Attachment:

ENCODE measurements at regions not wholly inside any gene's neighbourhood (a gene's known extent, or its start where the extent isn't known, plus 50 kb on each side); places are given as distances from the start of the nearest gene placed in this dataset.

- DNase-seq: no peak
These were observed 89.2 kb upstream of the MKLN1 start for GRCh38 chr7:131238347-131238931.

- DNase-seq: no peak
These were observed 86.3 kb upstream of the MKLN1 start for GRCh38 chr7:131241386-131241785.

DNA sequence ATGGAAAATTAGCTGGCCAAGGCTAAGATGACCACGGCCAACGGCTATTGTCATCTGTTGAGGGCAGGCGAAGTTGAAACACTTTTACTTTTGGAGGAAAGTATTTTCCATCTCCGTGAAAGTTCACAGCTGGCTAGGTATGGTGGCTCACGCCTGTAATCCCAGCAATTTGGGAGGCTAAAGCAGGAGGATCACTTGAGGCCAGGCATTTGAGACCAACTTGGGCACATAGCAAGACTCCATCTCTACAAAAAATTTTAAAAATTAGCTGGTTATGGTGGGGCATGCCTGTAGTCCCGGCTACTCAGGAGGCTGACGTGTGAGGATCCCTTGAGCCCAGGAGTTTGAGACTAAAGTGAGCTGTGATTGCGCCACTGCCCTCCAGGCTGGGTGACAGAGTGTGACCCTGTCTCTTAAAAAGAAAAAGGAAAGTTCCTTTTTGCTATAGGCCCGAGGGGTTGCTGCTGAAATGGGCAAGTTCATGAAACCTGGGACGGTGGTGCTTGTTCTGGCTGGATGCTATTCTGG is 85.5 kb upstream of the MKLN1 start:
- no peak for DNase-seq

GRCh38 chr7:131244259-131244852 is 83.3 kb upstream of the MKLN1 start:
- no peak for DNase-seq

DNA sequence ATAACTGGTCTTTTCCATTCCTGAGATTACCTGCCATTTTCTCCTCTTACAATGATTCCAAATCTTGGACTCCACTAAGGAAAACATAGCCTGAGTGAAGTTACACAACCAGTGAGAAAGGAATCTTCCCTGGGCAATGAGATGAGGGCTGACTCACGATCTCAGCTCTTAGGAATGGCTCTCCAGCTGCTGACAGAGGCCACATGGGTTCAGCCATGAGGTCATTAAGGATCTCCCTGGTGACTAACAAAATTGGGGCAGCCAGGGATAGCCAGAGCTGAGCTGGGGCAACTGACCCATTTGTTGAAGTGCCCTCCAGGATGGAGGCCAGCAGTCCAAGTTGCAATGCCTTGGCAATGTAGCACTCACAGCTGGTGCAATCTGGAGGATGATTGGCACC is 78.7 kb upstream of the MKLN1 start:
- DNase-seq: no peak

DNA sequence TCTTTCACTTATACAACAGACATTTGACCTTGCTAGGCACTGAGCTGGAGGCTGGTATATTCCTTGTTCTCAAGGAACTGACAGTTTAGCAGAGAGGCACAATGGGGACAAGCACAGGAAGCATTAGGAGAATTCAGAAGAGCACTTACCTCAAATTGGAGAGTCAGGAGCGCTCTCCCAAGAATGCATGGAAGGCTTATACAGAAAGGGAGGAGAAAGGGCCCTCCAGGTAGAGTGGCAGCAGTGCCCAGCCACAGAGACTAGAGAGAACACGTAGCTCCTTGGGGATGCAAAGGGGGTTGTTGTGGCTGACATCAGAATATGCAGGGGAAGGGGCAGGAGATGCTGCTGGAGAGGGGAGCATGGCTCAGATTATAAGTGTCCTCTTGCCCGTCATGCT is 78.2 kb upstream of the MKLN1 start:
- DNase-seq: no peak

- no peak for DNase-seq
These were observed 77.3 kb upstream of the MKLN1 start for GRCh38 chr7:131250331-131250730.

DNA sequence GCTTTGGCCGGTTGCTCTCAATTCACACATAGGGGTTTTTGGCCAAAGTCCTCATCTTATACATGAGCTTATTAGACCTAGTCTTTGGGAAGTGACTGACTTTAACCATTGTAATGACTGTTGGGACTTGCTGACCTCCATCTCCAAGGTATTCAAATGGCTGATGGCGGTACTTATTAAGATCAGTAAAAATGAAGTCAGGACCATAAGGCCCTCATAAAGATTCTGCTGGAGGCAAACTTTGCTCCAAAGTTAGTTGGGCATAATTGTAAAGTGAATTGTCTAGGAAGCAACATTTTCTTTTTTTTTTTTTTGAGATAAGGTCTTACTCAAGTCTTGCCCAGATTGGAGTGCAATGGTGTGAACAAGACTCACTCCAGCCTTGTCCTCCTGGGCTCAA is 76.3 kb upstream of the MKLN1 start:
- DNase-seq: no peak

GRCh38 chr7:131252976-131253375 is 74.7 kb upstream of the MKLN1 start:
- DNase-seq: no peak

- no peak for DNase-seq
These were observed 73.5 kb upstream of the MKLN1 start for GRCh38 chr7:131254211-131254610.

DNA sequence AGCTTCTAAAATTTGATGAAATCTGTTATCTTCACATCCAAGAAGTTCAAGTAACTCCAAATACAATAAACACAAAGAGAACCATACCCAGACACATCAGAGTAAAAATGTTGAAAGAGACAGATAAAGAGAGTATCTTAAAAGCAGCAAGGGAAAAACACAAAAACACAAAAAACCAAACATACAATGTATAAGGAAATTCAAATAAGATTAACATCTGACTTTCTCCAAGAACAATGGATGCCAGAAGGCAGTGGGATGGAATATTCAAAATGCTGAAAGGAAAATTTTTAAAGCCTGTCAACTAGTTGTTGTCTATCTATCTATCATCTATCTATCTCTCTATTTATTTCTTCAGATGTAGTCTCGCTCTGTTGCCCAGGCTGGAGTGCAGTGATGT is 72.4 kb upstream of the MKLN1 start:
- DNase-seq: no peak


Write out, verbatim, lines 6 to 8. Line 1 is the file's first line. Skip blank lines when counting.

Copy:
DNA sequence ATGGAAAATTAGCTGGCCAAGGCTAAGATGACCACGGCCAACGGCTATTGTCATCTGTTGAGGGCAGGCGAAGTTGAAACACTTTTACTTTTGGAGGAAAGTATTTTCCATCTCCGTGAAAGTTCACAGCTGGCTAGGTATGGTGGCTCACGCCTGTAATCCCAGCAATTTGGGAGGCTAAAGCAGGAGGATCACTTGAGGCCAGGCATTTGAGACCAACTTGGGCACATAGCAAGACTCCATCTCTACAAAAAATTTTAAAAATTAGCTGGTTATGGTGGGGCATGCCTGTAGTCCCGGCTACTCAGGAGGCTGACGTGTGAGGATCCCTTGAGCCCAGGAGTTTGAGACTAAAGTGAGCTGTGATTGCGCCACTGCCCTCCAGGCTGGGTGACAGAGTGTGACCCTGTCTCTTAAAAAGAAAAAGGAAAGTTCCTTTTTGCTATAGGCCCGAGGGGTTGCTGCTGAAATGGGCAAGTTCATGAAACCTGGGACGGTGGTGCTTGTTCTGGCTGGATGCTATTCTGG is 85.5 kb upstream of the MKLN1 start:
- no peak for DNase-seq

GRCh38 chr7:131244259-131244852 is 83.3 kb upstream of the MKLN1 start: